George Washington Papers

To George Washington from Henry Hollyday, 30 April 1785

From Henry Hollyday

Maryland, Talbot County, 30th of April 17[8]5.


At the instance of my Neice Miss Harriot Rebecca Anderson, the youngest Daughter, and, now, only surviving Child of Mr William Anderson Merchant of London, deceas’d, I am induced to make this application to You, as one of the Executors of the late Colo. Thomas Colvill of Virginia, for payment to her of a Legacy devised her by that Gentleman.1

This Lady, who came into Maryland, from London, in October, 1775, & for several years past has been one of my family, is possess’d of a Letter on this subject dated Mount Vernon Septr 10th 1773, from You, Sir, to her brother Edward Anderson, who had from her Guardian a power of Attorney to receive this Legacy; but, as He died in the course of the following Spring, I conclude You never heard anything farther from him.2 She is also in possession of a Letter from Mr John West junr, another of the Colonel’s Executors, dated Alexandria Feb. 7th 1776, to her Uncle James Hollyday, of Queen Ann’s County; in which Mr West, among other things, says: “The late Colo. Thos Colvill died Octer 10th 1766, he made his will a few days before, and among other Legacies left Sixty or Eighty Pounds Sterling (Eighty I believe) to the youngest Daughter of Capt Wm Anderson in London. “—”The Money lies ready in London at any time, and we may expect the Genl✻ will return soon when this Affair shall be settled. I hope the young Lady will not be much injur’d by a few Month’s delay.”

Thus, Sir, has this matter rested till now, from a conviction of the impropriety of any measure which might have a tendency to divert your attention, from the great & important Affairs of the War, to the private concerns of an Individual.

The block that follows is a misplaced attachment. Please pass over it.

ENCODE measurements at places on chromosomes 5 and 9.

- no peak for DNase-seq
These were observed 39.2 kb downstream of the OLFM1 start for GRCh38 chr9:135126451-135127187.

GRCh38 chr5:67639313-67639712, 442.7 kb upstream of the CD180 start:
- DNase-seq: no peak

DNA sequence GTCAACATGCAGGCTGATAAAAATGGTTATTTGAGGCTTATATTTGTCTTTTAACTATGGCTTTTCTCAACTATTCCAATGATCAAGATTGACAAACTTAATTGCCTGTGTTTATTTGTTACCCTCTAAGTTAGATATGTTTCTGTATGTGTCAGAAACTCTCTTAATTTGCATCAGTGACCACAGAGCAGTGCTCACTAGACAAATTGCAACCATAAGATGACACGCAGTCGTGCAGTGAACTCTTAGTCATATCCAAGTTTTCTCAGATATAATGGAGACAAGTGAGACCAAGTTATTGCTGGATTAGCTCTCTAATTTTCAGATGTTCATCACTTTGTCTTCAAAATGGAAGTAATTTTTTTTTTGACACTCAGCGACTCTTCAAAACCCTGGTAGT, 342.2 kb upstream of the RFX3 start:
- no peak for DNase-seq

I relie on the favor of Colo. Tench Tilghman to transmit this Letter under his own cover, & to inform you that the Lady in question, who is personally known to him, was received, and, ever since her arrival in this Country, has been acknowledged & treated, by her numerous Connexions & friends in these parts, as the person above described.

You will be pleas’d, Sir, to oblige me with an Answer through the hands of that Gentleman, and, if farther proof of Identity should be judged necessary, to point out the mode. I have the honour to be, Sir, Yr most obedt Servt

Henry Hollyday

✻Mr West had previously observed that General Washington was then absent on public affairs.

ALS, DLC:GW. Hollyday mistakenly dated the letter 1775.

Henry Hollyday (Holliday; c.1725–1789), of Ratcliffe Manor, Talbot County, Md., was subjected to a treble tax during the Revolution for refusing to take the oath of fidelity to the new government and was, for a time, in desperate financial straits. Tench Tilghman forwarded this letter with a covering one of his own, dated 14 May.

1Edward Anderson wrote GW from Annapolis on 13 Aug. 1773 that Rebecca Anderson had sent him her power of attorney to collect for her ward, Harriott Rebecca Anderson, the £80 sterling left to her by Thomas Colvill. For some of the difficulties GW encountered as an executor of Thomas Colvill’s estate, see GW to John West, Jr., December 1767, and notes.

2Tench Tilghman in his letter of 14 May confirmed what Hollyday wrote about Harriot Anderson, who, by the “imprudence of a Brother,” had been reduced “from affluence to intire dependance.” GW wrote Tilghman on 23 May, referring him to John West’s executor, his brother the Rev. William West (c.1736–1791), in Baltimore, for information about Miss Anderson’s legacy; but Tilghman reported that West had no papers relating to the Colvill estate. After Tench Tilghman’s death in March 1786, his father James Tilghman wrote GW about Miss Anderson and her legacy. GW responded that he still could not give “any satisfaction regarding the affairs of Colo. Thos Colville’s Estate; & of what can be done with the claim of Miss Anderson” (James Tilghman to GW, 7 July 1786, GW to James Tilghman, 20 July 1786; see also Thomas West to GW, 27 June 1786). For GW’s summary of how things stood with the Colvill matter one and a half years later, see GW to John Rumney, 24 Jan. 1788.

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